Pope Francis' 2nd Anniversary, Part 1

by Michael Sean Winters

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Tomorrow will be the second anniversary of the election of Jorge Mario Bergoglio as Pope Francis. If, on the 12th of March 2013 you had told me the cardinals were set to elect a man who would revolutionize the Church in two years, I would have scoffed. Not anymore.

Revolutionize is a powerful verb. Some have questioned if it applies to Pope Francis, asking if the reforms are moving too slowly. To this, I ask: Compared to what? Compared to some idea we have in our heads about how quickly the reforms should proceed? It is hard to report on the resistance to the reforms Pope Francis is encountering, but all are agreed that it is strong, persistent and variable, by which I mean that some cardinals support the reforms in the finances of the Vatican but are horrified by the efforts to hold bishops accountable for covering up sex abuse, and some cardinals are opposed to both of those reforms but support some version of the “Kasper proposal” on communion for the divorced and remarried. But, on each and every front, he faces opposition from powerful cardinals and they are not called princes of the Church for nothing.

Nor can I think of any relevant historical analogies against which we can compare Pope Francis’ efforts at reform. Reforming the Roman curia is not like reforming a secular bureaucracy. The reforms after Vatican II were undertaken with a lot of wind at their back, and by a pope who knew every nook and cranny of the Vatican. The liturgical reforms of Pius X were quickly undertaken, but the papacy was at its most monarchical at that moment, and in the case of Pope Francis, part of the reform he intends is to get away from that monarchical mode.

Another concern I hear voiced is that Pope Francis’ reforms have been merely symbolic. I have always found it strange for a Roman Catholic to utter the phrase “merely symbolic.” Surely, we of all people should understand the power of symbols. But, the criticism also misunderstands the depth of the reform the Holy Father seeks. He could re-arrange the organizational flow chart in a week. But, if you seek a change of attitudes, that takes longer and it is more likely to be achieved by means of example. So, in trying to diminish the monarchical culture of the Vatican, the pope could make a pronouncement, form a study committee, or he could do things that set an example: carry his own luggage, pay his own hotel bill the day after the election, take the bus with the other cardinals. The pope’s efforts to reform the finances of the Vatican would look absurd if he lived a lavish lifestyle but, instead, his preference for simplicity demonstrates that the reform he seeks is not only, or even primarily, about meeting modern banking norms for transparency, but about living in a manner befitting one who preaches the Gospel. So, yes, many of his reforms to date have been symbolic and I am glad it is so. The symbols touch our hearts.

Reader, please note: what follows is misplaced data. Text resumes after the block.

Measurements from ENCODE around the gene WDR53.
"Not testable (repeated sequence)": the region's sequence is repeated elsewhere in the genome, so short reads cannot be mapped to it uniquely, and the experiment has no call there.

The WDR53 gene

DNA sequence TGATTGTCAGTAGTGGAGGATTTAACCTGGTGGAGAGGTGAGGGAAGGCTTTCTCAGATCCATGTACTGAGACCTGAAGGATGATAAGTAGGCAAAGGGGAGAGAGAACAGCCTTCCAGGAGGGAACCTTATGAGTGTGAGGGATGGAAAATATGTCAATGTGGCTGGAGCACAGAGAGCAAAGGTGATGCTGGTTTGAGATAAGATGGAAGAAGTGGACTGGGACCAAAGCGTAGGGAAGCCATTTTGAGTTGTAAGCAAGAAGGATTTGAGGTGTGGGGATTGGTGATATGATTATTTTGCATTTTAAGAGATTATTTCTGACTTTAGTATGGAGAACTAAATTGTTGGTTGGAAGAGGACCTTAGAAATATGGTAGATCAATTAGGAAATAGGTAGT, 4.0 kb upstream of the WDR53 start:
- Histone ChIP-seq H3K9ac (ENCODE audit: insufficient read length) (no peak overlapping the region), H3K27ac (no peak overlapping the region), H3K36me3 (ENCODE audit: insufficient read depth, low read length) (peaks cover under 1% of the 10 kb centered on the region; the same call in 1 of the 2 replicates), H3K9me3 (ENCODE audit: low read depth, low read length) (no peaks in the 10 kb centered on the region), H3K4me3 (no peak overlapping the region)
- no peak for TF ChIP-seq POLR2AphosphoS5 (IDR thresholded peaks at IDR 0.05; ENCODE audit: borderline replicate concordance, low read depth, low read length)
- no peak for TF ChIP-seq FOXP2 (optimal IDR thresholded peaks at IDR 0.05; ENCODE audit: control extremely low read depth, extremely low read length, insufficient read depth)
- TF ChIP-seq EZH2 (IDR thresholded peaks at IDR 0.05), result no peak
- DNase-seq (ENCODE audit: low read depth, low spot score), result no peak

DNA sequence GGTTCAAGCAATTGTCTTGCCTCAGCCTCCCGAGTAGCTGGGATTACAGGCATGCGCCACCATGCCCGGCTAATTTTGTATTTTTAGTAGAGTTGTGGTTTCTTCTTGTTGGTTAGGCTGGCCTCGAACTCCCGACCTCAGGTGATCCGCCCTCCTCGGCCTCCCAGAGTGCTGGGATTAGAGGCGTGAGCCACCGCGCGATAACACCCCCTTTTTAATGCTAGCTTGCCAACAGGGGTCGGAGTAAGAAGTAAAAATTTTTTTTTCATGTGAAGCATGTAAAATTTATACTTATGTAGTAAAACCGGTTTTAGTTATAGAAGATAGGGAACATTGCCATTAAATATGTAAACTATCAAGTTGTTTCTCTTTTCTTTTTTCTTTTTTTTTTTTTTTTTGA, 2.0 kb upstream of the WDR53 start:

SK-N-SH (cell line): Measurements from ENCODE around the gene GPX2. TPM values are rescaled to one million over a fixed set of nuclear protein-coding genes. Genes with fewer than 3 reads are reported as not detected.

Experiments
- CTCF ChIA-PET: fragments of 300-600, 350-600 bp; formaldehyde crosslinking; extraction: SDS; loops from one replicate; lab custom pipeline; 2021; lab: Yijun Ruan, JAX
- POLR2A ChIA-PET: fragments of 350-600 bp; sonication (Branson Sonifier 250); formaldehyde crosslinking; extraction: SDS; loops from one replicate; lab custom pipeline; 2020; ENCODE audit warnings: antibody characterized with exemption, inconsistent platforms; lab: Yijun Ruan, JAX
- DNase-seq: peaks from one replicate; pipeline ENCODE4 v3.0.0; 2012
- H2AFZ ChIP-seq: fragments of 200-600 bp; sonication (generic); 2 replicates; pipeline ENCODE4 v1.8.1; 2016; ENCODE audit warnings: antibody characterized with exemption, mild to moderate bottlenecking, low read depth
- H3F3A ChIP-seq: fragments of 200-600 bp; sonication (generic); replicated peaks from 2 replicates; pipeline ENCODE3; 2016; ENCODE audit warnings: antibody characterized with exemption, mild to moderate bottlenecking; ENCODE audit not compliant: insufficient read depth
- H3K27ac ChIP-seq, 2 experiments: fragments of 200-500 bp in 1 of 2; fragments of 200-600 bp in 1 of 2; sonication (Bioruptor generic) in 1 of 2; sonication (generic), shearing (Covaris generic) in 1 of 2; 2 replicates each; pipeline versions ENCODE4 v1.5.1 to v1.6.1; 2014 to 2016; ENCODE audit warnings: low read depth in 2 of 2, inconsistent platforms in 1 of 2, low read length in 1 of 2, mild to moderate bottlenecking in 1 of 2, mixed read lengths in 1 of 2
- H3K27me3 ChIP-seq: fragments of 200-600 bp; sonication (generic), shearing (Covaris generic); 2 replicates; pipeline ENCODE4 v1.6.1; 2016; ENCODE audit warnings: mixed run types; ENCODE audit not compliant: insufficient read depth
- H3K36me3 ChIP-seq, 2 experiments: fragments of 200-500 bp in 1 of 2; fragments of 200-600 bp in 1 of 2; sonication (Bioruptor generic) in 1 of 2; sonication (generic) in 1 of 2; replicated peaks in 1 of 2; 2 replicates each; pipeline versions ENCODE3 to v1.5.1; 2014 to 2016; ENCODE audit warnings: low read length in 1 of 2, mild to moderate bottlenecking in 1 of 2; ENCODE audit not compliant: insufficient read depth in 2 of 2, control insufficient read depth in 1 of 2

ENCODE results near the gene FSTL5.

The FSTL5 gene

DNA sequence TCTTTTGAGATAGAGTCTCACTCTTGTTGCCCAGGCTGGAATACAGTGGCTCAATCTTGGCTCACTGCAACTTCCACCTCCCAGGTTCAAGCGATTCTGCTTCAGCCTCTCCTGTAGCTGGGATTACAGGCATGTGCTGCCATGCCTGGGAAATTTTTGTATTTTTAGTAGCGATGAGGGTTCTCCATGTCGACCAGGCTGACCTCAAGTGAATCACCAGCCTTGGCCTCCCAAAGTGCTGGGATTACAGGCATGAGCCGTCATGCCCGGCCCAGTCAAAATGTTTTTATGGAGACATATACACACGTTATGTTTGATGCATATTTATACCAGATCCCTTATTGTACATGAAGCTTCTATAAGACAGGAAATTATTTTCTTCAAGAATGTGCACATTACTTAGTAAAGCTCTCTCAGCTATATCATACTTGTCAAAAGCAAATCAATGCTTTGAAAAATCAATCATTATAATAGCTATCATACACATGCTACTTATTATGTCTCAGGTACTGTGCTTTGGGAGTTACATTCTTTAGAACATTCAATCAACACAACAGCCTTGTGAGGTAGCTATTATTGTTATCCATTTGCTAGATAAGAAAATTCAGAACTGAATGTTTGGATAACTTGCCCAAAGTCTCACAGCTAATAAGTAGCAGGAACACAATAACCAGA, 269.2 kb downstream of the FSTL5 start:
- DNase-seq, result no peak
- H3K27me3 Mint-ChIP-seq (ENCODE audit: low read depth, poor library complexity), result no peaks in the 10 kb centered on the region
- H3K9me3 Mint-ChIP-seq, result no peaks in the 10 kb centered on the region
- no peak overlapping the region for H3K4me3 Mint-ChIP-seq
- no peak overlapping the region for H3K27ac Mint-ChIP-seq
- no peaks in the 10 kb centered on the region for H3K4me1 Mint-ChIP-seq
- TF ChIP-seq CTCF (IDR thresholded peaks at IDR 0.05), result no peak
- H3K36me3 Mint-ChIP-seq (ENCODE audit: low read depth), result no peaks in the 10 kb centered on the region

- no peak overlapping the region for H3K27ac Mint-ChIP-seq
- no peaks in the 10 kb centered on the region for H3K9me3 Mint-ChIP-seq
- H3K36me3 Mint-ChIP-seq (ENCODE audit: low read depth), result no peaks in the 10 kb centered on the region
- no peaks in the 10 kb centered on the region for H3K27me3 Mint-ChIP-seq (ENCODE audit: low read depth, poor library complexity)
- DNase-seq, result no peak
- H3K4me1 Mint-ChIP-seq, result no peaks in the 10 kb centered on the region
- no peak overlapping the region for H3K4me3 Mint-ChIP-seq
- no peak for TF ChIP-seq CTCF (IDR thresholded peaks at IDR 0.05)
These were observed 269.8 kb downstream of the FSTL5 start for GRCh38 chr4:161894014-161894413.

In asking people what t hey like about Pope Francis the two most common things I hear is that he is so human and so free. The common man is more astute than elites give her credit for. The man on the street can spot a person who is comfortable in his or her own skin and sniff out a phony a mile away. While I am sure Pope Benedict was authentic, he was also remote, and John Paul II never shed his actor’s sense of presence. With Papa Bergoglio, what you see is what you get and what you see is very accessible. It is a measure of how uptight the hierarchy tends to be that the average person finds it so remarkable that the pope is human.